But here is the good news for the Israelites in Egypt, and by extrapolation, for those who know God intimately in the end times.  The text tells us that there would be total peace in the houses of the Israelites.  In fact, that night not even a dog would bark to disturb that peace.  Those of us who have travelled in some parts of Europe and elsewhere in the world are familiar with all the dogs that roam the streets at night and start to bark just when you have fallen asleep.  Not a great experience.  But as I discovered in my trips to Africa, you are glad for them, as they seem to give you an early warning of something going on outside your compound that just may not be right.  Well, that night the Israelites would not even have to listen to the barking of dogs.  But what is also interesting here is that God so ordains it in order that Pharaoh may know He (God) “makes a distinction between Egypt and Israel”.  He wants Pharaoh to know that God can and does protect those that bow their knee to Him in humility and sincerity.  And the whole world will one day know it as well in the end days when Christians will have total peace and the world is loudly wailing.  The distinction exists now and will exist – there will be a spiritual Israel (God’s people) and a carnal Egypt (those that have rejected his gift of salvation) in the end.  We can only belong to one of those camps.  The choice is ours, but we need to know the world will know that distinction in the end.
Then God tells Pharaoh (through Moses) that at that time his own servants will beg for God to lead all His people from Egypt.  And then God said, “I will do that and I will go out with them.”  So in this statement we have Pharaoh being forewarned that things will be so bad that his own people, in fact his own governors, will beg God to take the Israelites away from Egypt.  And God will do so.  But here’s the catch – He will leave with them.  As long as the Israelites were in Egypt, God was there.  There was still hope for the land and the people.  But once they leave, and God leaves with them – all hope is gone.  There will be no other chances to survive.  No other hope of living eternally with God.  Can you see the parallel between the story of the Exodus and the story of you and I with regard to our eternity?  And as Christians, can you see how you and I are the “children” that God has in this world, to still make a difference through prayer and word and action?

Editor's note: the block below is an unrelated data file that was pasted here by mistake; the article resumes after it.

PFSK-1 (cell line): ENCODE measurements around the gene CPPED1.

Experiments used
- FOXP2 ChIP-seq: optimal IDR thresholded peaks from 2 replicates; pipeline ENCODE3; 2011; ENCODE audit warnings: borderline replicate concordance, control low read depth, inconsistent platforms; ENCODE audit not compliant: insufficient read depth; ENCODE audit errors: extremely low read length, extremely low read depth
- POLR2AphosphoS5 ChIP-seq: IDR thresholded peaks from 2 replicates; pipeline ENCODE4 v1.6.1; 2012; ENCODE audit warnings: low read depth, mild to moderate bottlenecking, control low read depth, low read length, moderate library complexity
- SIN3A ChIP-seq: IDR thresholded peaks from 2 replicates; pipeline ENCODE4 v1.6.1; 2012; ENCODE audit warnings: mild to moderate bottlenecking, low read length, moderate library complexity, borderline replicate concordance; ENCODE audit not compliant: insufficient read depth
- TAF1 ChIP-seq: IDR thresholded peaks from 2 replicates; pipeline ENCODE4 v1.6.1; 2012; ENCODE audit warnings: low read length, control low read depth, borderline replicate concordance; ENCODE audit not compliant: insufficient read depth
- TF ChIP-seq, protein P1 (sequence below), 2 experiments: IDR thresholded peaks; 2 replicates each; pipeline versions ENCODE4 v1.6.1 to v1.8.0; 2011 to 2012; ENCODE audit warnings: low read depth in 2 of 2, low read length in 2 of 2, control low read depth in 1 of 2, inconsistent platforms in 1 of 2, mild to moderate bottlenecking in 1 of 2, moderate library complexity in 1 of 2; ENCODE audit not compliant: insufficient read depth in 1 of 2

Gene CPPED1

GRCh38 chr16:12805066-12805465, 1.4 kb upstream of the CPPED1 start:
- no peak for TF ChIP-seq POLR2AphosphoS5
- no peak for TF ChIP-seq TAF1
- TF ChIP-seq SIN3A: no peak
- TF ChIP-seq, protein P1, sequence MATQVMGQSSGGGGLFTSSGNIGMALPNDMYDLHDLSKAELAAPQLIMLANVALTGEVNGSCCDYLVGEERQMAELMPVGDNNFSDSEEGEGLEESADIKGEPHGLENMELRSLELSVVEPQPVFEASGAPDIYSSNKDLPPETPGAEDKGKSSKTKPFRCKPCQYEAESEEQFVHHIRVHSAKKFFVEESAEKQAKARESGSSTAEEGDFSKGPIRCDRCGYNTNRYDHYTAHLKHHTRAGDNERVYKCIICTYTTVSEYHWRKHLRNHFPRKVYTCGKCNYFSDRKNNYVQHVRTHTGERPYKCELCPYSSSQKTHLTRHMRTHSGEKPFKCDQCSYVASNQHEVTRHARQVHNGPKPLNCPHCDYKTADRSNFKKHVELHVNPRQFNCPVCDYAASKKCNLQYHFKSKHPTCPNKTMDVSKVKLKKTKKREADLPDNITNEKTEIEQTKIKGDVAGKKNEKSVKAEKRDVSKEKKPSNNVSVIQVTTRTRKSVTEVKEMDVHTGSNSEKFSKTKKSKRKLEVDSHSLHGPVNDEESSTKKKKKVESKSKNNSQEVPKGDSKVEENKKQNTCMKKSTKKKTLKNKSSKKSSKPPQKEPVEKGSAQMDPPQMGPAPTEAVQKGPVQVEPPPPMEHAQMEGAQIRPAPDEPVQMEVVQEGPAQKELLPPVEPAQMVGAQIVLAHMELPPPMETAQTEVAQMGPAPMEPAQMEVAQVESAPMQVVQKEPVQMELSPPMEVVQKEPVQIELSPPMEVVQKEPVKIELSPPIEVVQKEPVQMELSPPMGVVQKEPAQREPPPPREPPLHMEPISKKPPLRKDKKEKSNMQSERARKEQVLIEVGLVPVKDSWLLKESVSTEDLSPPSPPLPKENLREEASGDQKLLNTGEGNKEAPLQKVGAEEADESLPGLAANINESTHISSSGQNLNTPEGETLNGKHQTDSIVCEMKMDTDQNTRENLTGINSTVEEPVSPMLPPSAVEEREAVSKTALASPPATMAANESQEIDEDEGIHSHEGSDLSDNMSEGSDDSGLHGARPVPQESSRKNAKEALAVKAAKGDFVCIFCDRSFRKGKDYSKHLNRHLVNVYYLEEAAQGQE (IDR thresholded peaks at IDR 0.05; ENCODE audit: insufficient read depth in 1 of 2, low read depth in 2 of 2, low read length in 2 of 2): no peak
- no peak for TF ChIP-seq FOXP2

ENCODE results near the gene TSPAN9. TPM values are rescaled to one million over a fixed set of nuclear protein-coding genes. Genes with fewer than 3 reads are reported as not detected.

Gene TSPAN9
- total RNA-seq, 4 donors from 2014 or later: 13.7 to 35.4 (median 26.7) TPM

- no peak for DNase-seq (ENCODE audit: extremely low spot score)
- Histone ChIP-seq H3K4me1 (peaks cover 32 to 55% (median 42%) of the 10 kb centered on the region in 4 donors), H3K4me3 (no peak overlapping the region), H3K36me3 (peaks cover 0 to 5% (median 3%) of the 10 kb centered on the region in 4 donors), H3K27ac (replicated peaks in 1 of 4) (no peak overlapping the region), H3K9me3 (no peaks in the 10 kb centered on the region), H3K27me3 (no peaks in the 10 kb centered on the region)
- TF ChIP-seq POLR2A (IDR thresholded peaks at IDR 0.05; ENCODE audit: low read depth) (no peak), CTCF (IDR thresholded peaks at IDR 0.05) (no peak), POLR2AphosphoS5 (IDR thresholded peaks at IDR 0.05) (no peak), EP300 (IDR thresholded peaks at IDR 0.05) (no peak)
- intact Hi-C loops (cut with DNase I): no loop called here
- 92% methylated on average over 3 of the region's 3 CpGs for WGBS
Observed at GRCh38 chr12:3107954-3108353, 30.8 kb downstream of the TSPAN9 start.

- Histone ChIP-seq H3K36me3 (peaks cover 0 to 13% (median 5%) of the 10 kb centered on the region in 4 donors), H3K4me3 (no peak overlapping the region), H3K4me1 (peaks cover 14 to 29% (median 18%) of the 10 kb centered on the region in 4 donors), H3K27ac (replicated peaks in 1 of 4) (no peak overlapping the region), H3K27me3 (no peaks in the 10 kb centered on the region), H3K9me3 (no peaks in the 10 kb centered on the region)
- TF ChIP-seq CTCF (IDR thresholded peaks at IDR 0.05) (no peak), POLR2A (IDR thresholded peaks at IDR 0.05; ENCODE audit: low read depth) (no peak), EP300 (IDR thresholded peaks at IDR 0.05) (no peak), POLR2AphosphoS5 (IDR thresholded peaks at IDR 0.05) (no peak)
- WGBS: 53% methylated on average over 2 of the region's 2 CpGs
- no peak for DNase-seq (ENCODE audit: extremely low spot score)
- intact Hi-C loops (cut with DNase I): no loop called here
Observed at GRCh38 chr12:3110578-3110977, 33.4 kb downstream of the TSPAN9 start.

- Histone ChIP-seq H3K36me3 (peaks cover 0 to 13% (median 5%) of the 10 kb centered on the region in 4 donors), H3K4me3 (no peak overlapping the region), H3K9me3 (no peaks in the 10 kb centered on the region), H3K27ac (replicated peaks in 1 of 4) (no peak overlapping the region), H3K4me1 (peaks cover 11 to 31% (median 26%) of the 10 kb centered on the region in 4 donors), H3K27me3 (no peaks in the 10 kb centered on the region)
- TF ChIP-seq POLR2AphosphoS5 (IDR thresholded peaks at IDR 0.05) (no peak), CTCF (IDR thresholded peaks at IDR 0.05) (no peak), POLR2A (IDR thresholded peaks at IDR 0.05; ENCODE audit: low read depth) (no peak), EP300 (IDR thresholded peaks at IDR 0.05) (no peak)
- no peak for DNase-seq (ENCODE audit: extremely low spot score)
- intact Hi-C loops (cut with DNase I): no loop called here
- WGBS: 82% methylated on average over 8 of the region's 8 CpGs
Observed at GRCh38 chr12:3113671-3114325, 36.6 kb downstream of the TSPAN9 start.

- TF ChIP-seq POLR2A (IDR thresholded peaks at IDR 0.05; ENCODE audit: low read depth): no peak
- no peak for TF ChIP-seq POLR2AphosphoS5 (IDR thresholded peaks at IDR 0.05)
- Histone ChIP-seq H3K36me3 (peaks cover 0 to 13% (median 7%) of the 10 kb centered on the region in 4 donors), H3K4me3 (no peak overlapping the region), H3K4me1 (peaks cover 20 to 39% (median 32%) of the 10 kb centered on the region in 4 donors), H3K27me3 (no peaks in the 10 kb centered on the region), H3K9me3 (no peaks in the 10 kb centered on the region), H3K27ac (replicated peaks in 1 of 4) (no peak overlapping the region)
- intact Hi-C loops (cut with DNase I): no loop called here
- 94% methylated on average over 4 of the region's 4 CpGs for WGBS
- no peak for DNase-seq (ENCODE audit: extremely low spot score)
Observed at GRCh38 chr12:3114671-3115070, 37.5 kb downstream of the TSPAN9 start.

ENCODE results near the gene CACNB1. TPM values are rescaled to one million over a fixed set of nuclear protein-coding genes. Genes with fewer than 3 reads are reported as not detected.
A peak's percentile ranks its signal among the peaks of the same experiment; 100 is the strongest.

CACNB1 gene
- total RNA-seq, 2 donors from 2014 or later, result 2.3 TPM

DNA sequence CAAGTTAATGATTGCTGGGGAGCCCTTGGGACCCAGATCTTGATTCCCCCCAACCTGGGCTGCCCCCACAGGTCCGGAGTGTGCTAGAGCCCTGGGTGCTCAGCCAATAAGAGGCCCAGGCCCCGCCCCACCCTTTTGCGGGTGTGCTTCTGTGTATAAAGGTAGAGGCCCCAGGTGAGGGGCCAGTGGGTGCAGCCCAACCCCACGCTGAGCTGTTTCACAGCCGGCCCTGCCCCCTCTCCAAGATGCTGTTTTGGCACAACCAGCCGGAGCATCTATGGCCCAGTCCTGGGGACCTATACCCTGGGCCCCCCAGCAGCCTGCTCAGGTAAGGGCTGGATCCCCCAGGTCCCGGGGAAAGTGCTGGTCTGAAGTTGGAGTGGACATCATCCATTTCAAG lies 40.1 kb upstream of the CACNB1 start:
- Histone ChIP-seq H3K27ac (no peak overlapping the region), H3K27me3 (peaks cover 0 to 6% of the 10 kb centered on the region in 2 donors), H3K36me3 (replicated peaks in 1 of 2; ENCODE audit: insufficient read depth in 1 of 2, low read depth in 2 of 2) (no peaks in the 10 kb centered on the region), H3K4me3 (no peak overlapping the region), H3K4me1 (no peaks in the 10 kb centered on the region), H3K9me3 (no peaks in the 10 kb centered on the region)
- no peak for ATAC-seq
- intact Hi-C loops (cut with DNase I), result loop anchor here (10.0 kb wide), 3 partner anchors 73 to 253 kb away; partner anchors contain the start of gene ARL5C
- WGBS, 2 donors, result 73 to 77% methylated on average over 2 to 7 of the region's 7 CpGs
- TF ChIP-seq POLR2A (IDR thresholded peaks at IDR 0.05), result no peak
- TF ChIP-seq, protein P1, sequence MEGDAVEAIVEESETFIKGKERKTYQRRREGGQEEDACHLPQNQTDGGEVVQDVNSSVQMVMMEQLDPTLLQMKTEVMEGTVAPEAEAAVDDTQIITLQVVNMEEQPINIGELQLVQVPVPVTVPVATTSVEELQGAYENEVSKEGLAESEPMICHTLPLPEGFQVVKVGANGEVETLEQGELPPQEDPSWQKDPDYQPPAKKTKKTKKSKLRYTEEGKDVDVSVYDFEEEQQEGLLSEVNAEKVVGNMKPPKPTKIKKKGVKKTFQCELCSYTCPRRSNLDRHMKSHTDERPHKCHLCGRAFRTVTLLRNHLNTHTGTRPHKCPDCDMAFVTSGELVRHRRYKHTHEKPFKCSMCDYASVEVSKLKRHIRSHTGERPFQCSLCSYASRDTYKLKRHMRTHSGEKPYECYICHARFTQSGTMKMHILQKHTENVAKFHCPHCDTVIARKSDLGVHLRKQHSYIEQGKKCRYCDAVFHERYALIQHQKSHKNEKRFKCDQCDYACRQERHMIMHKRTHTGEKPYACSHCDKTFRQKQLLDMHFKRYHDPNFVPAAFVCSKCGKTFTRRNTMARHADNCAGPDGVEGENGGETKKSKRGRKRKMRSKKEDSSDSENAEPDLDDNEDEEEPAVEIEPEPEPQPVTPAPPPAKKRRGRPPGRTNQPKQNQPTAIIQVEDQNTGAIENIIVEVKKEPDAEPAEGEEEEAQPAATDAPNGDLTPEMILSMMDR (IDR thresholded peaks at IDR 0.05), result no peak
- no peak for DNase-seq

Is it any wonder that Moses leaves Pharaoh in “hot anger”?  Moses is angry that Pharaoh has driven the matter to this point.  I can identify with that.  I have had to deal with individuals that have been so stubborn and have shown no desire to accept the life line thrown to them -- sometimes in matters of salvation, but also in an effort to save their reputation, their position, or to prevent an entire organization going on strike and possibly folding.  In cases like that I too am easily led to feel “hot anger”.  I understand how Moses felt as the bearer of this news.  Why oh why do things have to get to that point?
It is a terrible thing for God to turn His back on you.  But Pharaoh had been warned many, many times, and even now he was getting another warning.  But what about us?  Have we heeded the warnings of God in our lives?  Have we hardened our hearts towards Him and His people?  Are we missing out on an incredible relationship with Him?  It is a terrible thing for God to turn His back on us.  Do not bring Him to that point.  For sure, if we die without His gift of salvation, we have waited too long.
And then God tells Moses that once again Pharaoh will not listen so that God may perform wonders.  Lesser judgments (the nine earlier plagues) had not worked.  God was and is slow to anger, slow to thrust His wrath upon us, but eventually He does and will.  And notice also that this is not a plague that God will use Moses or Aaron for.  There will be no need for Moses to raise the rod in his hand towards the skies for this.  No, this will be God Himself implementing the punishment He has reserved in the end for the wicked that reject Him.  Let us not think for a moment that this suggests that God made Pharaoh reject the threat just so that He could work wonders.  That is not the case at all.  In the language of the day, we have here a statement that really implies, “since he won’t, I can do wonders and they will truly be a sign to all generations”.  Let us not blame God for man’s rejection of His salvation – not then, not now, and not in the future.
As Pharaoh decides not to let the people go, we can be sure of one thing – the last plague will hit Egypt.   And it will hit the world in due course.